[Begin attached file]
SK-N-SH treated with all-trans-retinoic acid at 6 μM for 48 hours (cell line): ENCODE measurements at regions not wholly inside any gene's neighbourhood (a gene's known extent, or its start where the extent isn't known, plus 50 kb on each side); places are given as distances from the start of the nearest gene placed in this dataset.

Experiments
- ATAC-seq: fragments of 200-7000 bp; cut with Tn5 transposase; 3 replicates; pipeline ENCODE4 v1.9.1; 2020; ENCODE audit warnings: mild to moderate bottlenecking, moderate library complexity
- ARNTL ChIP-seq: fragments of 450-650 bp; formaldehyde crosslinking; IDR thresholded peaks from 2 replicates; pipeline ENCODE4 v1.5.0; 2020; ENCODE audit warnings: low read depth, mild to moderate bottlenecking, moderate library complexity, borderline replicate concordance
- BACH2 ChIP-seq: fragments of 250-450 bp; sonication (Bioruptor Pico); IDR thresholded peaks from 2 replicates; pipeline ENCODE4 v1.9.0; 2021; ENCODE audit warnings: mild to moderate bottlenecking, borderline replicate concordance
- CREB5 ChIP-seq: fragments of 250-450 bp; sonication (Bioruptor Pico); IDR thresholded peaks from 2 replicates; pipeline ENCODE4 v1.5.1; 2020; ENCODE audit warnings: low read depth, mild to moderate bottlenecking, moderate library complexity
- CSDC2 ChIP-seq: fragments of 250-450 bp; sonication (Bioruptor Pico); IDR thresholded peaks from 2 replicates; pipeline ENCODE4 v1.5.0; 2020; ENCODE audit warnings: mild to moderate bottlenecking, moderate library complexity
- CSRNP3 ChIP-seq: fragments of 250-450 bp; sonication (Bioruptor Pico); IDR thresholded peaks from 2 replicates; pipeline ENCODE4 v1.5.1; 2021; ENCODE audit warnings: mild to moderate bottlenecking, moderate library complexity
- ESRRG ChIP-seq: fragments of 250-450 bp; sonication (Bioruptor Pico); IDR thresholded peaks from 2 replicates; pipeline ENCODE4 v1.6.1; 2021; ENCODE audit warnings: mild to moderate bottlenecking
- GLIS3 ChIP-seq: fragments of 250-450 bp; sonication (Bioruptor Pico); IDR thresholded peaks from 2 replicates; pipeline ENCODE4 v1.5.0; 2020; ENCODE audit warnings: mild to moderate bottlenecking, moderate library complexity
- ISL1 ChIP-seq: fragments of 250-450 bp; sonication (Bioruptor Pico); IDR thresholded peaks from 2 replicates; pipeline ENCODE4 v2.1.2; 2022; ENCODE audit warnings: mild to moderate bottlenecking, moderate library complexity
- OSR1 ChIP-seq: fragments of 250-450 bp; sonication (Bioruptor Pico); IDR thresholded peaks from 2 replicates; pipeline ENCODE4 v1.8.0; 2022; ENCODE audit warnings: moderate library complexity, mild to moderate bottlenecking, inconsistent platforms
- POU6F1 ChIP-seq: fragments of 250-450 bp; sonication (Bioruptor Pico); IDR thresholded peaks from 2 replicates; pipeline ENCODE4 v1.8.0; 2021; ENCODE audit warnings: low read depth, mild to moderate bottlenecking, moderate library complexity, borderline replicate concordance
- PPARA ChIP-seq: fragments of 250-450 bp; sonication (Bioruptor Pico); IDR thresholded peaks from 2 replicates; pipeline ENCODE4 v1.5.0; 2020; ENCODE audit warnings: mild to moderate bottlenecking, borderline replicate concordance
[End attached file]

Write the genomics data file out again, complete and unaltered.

SK-N-SH treated with all-trans-retinoic acid at 6 μM for 48 hours (cell line): ENCODE measurements at regions not wholly inside any gene's neighbourhood (a gene's known extent, or its start where the extent isn't known, plus 50 kb on each side); places are given as distances from the start of the nearest gene placed in this dataset.

Experiments
- ATAC-seq: fragments of 200-7000 bp; cut with Tn5 transposase; 3 replicates; pipeline ENCODE4 v1.9.1; 2020; ENCODE audit warnings: mild to moderate bottlenecking, moderate library complexity
- ARNTL ChIP-seq: fragments of 450-650 bp; formaldehyde crosslinking; IDR thresholded peaks from 2 replicates; pipeline ENCODE4 v1.5.0; 2020; ENCODE audit warnings: low read depth, mild to moderate bottlenecking, moderate library complexity, borderline replicate concordance
- BACH2 ChIP-seq: fragments of 250-450 bp; sonication (Bioruptor Pico); IDR thresholded peaks from 2 replicates; pipeline ENCODE4 v1.9.0; 2021; ENCODE audit warnings: mild to moderate bottlenecking, borderline replicate concordance
- CREB5 ChIP-seq: fragments of 250-450 bp; sonication (Bioruptor Pico); IDR thresholded peaks from 2 replicates; pipeline ENCODE4 v1.5.1; 2020; ENCODE audit warnings: low read depth, mild to moderate bottlenecking, moderate library complexity
- CSDC2 ChIP-seq: fragments of 250-450 bp; sonication (Bioruptor Pico); IDR thresholded peaks from 2 replicates; pipeline ENCODE4 v1.5.0; 2020; ENCODE audit warnings: mild to moderate bottlenecking, moderate library complexity
- CSRNP3 ChIP-seq: fragments of 250-450 bp; sonication (Bioruptor Pico); IDR thresholded peaks from 2 replicates; pipeline ENCODE4 v1.5.1; 2021; ENCODE audit warnings: mild to moderate bottlenecking, moderate library complexity
- ESRRG ChIP-seq: fragments of 250-450 bp; sonication (Bioruptor Pico); IDR thresholded peaks from 2 replicates; pipeline ENCODE4 v1.6.1; 2021; ENCODE audit warnings: mild to moderate bottlenecking
- GLIS3 ChIP-seq: fragments of 250-450 bp; sonication (Bioruptor Pico); IDR thresholded peaks from 2 replicates; pipeline ENCODE4 v1.5.0; 2020; ENCODE audit warnings: mild to moderate bottlenecking, moderate library complexity
- ISL1 ChIP-seq: fragments of 250-450 bp; sonication (Bioruptor Pico); IDR thresholded peaks from 2 replicates; pipeline ENCODE4 v2.1.2; 2022; ENCODE audit warnings: mild to moderate bottlenecking, moderate library complexity
- OSR1 ChIP-seq: fragments of 250-450 bp; sonication (Bioruptor Pico); IDR thresholded peaks from 2 replicates; pipeline ENCODE4 v1.8.0; 2022; ENCODE audit warnings: moderate library complexity, mild to moderate bottlenecking, inconsistent platforms
- POU6F1 ChIP-seq: fragments of 250-450 bp; sonication (Bioruptor Pico); IDR thresholded peaks from 2 replicates; pipeline ENCODE4 v1.8.0; 2021; ENCODE audit warnings: low read depth, mild to moderate bottlenecking, moderate library complexity, borderline replicate concordance
- PPARA ChIP-seq: fragments of 250-450 bp; sonication (Bioruptor Pico); IDR thresholded peaks from 2 replicates; pipeline ENCODE4 v1.5.0; 2020; ENCODE audit warnings: mild to moderate bottlenecking, borderline replicate concordance